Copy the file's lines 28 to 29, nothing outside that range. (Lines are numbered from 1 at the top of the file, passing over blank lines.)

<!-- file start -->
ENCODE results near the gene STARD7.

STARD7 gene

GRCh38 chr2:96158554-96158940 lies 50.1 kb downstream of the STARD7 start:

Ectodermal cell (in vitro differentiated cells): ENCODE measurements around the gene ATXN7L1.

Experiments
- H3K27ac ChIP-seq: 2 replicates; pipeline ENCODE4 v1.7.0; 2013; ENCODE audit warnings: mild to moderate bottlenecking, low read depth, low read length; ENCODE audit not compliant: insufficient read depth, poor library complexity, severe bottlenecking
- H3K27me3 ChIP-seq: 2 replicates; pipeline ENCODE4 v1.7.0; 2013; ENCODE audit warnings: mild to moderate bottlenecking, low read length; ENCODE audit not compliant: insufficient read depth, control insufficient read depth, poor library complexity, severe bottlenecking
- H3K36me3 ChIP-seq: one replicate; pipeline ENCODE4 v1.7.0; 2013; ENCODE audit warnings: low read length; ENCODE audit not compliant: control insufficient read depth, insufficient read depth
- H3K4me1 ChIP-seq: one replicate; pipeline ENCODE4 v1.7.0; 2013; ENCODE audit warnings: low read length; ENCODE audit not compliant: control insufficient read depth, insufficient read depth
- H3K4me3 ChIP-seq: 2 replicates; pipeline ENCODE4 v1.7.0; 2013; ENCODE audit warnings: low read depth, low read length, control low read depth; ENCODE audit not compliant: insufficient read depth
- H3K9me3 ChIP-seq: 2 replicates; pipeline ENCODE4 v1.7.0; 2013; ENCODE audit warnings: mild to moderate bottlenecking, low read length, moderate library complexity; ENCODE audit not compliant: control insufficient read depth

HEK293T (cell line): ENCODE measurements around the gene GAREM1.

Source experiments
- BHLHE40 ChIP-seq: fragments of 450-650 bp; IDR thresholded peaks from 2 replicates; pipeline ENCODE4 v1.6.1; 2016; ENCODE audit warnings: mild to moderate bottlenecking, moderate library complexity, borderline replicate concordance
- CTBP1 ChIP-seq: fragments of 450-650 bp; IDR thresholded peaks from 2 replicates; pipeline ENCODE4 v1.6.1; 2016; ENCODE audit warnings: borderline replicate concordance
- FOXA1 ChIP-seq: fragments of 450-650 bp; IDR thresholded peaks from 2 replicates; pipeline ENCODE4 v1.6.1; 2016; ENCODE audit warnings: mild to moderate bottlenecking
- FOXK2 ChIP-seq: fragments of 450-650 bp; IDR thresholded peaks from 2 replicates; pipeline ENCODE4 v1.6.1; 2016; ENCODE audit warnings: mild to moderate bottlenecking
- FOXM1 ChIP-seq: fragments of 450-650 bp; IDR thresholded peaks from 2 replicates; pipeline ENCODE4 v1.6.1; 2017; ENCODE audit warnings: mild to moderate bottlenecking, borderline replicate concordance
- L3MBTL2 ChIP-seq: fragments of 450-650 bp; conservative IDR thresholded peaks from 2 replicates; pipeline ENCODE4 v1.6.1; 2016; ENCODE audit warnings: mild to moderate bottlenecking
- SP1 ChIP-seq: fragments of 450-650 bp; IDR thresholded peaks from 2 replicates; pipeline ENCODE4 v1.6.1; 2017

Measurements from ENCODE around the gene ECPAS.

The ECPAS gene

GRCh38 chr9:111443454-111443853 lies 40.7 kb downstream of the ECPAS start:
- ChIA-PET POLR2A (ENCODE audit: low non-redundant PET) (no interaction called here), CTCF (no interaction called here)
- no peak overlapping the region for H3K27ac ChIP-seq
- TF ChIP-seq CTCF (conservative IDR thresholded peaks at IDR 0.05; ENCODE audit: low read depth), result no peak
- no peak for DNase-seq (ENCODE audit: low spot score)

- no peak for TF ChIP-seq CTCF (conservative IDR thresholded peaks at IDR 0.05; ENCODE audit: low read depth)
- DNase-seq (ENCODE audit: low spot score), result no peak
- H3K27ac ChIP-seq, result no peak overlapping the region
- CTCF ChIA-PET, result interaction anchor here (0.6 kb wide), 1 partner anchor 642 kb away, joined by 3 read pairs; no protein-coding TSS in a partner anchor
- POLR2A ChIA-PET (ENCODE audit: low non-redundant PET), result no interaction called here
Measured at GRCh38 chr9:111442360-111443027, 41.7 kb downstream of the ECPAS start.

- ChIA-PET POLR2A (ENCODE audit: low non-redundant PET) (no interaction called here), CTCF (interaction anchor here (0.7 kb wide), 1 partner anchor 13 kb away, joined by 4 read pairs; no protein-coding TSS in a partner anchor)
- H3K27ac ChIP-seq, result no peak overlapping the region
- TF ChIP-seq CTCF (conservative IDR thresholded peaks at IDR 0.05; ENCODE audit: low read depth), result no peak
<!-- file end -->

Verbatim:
- no peak for TF ChIP-seq CTCF (conservative IDR thresholded peaks at IDR 0.05; ENCODE audit: low read depth)
- DNase-seq (ENCODE audit: low spot score), result no peak